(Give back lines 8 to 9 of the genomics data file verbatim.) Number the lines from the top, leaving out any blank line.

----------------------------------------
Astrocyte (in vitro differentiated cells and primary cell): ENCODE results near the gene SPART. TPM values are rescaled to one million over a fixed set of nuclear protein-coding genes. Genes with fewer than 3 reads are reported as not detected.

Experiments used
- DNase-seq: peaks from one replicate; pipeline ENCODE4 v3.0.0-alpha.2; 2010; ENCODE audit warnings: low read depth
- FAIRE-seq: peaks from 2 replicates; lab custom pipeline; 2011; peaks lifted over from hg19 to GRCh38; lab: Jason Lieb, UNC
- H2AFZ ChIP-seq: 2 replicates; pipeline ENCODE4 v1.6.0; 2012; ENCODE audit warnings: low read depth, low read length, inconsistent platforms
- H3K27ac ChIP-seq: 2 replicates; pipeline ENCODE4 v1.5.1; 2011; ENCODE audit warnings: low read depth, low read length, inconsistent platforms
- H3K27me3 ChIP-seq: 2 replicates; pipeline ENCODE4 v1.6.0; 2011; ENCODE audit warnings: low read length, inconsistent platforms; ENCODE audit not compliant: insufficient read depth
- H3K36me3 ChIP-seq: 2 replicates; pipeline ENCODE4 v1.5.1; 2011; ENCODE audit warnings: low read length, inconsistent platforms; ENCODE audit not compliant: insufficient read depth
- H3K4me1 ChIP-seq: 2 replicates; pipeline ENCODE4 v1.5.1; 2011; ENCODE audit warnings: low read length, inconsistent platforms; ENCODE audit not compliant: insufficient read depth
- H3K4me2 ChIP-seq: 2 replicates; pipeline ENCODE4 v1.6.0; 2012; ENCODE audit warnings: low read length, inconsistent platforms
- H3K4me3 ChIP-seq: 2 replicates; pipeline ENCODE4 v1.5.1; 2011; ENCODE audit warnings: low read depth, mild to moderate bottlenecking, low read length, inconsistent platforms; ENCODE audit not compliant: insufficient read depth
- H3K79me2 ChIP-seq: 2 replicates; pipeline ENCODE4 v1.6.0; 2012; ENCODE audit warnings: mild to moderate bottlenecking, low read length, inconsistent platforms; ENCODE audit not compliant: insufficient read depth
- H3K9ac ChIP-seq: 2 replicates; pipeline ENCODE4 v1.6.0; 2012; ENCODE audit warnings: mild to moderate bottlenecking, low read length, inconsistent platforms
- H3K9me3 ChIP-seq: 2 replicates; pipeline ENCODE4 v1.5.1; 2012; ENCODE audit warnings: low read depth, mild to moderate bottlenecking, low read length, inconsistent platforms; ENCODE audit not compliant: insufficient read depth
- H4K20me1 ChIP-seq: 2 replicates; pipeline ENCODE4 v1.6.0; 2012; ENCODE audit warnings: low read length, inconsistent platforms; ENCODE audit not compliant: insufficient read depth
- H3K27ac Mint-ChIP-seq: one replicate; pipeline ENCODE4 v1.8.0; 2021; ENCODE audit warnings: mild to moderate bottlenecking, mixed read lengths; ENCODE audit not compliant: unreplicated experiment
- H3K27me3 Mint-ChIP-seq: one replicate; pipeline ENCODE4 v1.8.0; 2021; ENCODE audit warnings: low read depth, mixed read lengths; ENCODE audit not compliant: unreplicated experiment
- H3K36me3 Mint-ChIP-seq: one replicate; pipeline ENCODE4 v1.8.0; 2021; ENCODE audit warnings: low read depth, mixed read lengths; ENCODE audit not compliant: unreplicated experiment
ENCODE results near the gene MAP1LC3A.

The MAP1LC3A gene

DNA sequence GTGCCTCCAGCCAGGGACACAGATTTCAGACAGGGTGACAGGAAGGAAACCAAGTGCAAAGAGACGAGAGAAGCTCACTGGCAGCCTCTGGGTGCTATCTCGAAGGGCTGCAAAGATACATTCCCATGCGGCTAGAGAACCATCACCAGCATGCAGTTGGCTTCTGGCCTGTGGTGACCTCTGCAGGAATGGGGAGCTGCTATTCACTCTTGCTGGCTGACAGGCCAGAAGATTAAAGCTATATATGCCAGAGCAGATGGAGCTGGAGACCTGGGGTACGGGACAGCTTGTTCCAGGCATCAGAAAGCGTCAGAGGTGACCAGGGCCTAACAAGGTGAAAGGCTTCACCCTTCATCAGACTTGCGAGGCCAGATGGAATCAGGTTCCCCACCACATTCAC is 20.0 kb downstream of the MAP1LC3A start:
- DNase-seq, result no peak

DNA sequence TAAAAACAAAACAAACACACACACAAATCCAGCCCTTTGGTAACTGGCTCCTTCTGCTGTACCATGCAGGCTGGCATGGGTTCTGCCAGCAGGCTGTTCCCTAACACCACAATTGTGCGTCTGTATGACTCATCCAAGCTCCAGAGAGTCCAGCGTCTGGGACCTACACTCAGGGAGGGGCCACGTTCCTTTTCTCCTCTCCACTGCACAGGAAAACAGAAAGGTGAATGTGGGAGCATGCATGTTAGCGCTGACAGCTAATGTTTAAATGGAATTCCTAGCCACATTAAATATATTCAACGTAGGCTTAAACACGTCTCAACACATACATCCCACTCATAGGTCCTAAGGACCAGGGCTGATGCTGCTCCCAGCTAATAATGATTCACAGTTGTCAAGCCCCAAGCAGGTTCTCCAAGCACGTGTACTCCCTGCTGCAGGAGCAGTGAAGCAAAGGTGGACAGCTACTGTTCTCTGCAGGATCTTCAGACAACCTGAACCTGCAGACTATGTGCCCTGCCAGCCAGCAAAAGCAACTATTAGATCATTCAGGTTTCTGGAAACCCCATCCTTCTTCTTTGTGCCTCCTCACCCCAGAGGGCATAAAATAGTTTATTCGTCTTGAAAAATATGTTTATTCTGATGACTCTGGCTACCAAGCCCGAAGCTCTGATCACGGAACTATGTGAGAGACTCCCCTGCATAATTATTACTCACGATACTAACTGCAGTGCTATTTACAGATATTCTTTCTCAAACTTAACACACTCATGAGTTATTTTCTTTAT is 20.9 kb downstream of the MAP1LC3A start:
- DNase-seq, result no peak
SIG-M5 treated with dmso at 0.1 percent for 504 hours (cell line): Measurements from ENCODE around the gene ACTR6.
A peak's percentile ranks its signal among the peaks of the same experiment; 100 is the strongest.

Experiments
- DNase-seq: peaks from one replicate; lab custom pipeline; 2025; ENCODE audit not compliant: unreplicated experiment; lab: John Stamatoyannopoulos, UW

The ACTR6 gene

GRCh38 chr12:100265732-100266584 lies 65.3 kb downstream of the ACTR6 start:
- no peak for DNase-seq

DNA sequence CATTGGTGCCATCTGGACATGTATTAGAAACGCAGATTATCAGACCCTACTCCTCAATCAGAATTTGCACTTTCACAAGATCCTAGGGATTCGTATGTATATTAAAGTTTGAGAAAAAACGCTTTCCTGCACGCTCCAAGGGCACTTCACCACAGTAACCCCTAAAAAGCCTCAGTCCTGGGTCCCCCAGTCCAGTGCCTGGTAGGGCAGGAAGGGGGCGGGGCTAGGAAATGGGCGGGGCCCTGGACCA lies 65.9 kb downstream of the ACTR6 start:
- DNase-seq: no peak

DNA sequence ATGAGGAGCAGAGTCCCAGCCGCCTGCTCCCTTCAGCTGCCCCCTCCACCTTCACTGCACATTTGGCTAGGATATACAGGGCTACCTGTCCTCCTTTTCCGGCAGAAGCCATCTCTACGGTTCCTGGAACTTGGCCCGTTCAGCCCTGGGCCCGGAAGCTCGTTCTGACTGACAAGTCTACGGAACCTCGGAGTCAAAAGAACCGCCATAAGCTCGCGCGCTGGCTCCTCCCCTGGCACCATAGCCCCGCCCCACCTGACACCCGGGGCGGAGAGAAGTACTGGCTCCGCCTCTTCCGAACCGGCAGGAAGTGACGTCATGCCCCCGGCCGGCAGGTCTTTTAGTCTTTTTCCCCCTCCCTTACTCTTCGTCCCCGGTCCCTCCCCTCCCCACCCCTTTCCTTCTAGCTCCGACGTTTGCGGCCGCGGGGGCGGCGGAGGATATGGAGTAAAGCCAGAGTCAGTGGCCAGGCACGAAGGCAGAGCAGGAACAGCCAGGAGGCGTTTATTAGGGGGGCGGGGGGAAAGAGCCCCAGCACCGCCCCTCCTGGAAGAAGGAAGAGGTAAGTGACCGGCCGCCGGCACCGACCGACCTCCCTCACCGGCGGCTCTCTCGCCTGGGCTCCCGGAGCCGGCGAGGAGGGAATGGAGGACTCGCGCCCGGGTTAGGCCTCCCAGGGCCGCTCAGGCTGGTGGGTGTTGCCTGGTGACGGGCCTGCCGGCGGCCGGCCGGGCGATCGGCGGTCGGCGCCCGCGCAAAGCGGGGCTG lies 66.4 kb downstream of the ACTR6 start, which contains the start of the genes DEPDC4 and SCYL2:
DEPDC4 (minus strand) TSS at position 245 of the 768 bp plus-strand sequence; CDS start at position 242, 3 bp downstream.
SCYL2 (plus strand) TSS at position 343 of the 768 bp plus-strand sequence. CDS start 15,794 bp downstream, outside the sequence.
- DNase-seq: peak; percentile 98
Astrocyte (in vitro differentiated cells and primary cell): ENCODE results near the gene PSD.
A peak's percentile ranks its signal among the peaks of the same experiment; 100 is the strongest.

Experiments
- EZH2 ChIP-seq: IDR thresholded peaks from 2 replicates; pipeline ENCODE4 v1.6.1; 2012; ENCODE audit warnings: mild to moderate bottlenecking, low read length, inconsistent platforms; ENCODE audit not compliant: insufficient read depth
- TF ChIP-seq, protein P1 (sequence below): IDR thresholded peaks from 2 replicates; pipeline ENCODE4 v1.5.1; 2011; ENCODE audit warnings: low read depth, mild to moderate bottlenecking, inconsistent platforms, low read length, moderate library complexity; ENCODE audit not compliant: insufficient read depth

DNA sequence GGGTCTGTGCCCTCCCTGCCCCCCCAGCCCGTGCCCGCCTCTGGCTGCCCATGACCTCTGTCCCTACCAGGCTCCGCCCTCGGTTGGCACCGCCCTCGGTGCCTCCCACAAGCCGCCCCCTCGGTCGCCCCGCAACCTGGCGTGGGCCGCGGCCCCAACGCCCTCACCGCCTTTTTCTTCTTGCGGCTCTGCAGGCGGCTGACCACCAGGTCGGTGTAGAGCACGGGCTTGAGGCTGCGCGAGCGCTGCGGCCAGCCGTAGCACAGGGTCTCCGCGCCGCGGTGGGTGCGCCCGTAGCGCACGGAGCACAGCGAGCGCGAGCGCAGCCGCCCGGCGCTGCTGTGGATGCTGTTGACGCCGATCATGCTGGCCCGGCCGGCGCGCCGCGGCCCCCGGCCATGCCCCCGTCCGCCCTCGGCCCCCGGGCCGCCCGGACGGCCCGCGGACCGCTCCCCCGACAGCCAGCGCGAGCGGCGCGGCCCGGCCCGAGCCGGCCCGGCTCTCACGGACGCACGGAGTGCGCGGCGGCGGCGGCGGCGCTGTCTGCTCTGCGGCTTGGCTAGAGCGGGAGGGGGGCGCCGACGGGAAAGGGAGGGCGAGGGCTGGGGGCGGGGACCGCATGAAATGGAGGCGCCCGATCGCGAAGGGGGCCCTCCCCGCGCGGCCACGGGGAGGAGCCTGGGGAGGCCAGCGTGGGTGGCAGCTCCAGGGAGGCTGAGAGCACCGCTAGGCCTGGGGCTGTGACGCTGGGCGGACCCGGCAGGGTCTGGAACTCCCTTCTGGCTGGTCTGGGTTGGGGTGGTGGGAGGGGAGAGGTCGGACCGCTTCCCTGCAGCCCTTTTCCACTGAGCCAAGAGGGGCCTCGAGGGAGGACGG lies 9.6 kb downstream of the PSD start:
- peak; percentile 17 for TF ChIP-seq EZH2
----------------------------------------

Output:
- H3K36me3 ChIP-seq: 2 replicates; pipeline ENCODE4 v1.5.1; 2011; ENCODE audit warnings: low read length, inconsistent platforms; ENCODE audit not compliant: insufficient read depth
- H3K4me1 ChIP-seq: 2 replicates; pipeline ENCODE4 v1.5.1; 2011; ENCODE audit warnings: low read length, inconsistent platforms; ENCODE audit not compliant: insufficient read depth